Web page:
The government has allocated up to £11.7 million in funding for a study to examine the feasibility of utilising offshore cabling to connect North Sea windfarms off the East Anglia coast to the national grid. The move is seen as a potential game-changer that could eliminate the need for laying cables beneath the countryside or constructing pylons across East Anglia.
Harwich and North Essex MP Sir Bernard Jenkin hailed the government’s decision as a “victory for north Essex”, but questioned why such alternatives had not been considered earlier.
Saving the countryside
Sir Bernard who chairs OFFSET (Offshore Electricity Grid Taskforce) and includes MPs from across the region, told the BBC: “If successful, this could remove the need for pylons and undergrounding of cables through the Stour Valley, round the north of Colchester and back, and for the new massive substations at Ardleigh.”
The study is expected to provide insights into the technical and financial viability of designing a system that links the North Falls and Five Estuaries wind farms, using underwater cabling, potentially offering an alternative to onshore pylons for power transmission. The report is anticipated to be available in March of next year.
Pylons: an expensive blot on the landscape
The proposed pylons and substations in Essex are part of a broader plan to connect energy from multiple offshore windfarms to the national grid. The proposal ignited substantial protests in Norfolk, Suffolk, and Essex against the proposed 112-mile power line from Norwich to Tilbury.
Responding to the latest developments, Rosie Pearson, coordinator of the Essex Suffolk Norfolk Pylons (ESNP) campaign against the pylon plans, expressed optimism about the funding for the study, describing it as “a very, very good start.” She believes this development may prompt National Grid (NG) to reconsider its plans and go back to the drawing board.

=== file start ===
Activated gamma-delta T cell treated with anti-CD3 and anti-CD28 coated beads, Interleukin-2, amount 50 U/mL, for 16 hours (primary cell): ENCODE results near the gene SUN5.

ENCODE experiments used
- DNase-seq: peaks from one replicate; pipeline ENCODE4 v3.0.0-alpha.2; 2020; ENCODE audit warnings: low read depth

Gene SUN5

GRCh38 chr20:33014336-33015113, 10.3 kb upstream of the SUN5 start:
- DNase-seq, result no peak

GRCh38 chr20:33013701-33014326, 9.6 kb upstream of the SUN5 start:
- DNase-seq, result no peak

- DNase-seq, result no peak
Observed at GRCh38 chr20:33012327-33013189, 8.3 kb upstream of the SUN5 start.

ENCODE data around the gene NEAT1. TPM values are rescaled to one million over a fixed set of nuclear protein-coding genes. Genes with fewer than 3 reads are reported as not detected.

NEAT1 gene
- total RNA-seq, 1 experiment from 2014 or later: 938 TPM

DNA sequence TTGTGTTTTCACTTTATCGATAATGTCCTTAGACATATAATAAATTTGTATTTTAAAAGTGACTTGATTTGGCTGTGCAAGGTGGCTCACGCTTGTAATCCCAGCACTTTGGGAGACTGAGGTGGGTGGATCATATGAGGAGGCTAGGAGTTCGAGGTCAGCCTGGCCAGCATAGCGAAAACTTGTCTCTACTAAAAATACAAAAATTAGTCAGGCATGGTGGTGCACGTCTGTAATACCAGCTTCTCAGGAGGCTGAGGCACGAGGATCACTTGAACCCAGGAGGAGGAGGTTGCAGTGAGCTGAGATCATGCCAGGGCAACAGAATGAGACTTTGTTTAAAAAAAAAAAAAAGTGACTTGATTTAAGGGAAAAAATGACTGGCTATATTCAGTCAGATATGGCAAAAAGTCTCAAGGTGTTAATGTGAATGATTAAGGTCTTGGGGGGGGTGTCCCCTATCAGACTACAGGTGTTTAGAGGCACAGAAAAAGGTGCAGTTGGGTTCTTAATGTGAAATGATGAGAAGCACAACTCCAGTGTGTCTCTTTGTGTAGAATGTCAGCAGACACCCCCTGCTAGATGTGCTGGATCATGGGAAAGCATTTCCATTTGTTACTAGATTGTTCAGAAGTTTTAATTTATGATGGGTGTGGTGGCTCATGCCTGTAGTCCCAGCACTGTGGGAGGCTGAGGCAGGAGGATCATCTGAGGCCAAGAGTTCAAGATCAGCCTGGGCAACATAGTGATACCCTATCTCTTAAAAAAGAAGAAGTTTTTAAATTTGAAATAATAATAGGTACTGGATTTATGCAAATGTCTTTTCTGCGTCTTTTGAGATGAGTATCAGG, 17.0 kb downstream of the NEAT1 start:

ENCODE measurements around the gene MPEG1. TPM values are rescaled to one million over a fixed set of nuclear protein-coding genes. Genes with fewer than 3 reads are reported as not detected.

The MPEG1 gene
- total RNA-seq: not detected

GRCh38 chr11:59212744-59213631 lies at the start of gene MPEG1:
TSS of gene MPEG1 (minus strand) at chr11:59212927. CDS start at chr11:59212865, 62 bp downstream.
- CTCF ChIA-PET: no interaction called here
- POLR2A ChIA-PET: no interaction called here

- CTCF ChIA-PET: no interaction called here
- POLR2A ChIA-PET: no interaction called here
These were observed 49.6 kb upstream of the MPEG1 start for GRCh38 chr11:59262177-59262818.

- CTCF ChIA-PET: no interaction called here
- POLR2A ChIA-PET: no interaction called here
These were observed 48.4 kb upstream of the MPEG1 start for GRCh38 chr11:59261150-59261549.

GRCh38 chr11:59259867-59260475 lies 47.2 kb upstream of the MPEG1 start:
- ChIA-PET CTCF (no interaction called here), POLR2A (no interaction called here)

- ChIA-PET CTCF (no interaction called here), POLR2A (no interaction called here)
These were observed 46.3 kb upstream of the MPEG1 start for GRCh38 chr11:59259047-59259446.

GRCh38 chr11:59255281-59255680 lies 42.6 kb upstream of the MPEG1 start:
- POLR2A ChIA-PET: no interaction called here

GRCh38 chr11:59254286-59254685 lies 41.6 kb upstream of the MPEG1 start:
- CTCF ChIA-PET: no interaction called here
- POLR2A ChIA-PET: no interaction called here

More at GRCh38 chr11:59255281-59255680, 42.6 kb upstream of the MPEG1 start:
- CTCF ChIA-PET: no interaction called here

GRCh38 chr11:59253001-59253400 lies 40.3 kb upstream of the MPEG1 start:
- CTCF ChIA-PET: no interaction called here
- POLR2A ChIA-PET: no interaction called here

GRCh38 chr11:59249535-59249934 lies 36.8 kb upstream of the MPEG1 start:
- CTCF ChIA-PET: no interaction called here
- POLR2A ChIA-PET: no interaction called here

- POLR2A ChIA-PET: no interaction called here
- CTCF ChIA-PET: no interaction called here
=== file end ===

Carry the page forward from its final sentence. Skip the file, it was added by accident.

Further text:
Pearson emphasised the benefits of an offshore grid, saying it would be cheaper and quicker to complete, and better for the countryside, adding, “Infrastructure can be reduced by 50% with an offshore grid.” She also mentioned the support received from nearly all regional MPs, and every county, district and parish council affected, as well as the involvement of a top barrister, Charles Banner KC, who is preparing a case against the NG’s planning application.
How is East Anglia affected?
The power generated is all going down to London; it is currently not planned for use in East Anglia at all. The ESNP campaign group calls on NG to investigate landing points on brownfield sites, not greenfield sites like our beautiful Norfolk and Suffolk countryside.
Green Party co-leader Adrian Ramsay, standing in one of the affected constituencies, sees the study as potentially great news for East Anglia and the Waveney Valley. He questioned whether this marks a U-turn in response to the initial exclusion of East Anglia from offshore grid plans.
NG clarified that the funding awarded does not cover the Norwich to Tilbury power line but mentioned that the electricity system operator is separately reviewing whether offshore coordination could impact their existing plans for it.
Pearson highlighted the concerns of the affected communities, stating, “If, ultimately, this scheme does go ahead, people affected need proper compensation for the likely hits they will take on property values.”
This article is based a press release from the Essex Suffolk Norfolk Pylons campaign and a BBC report.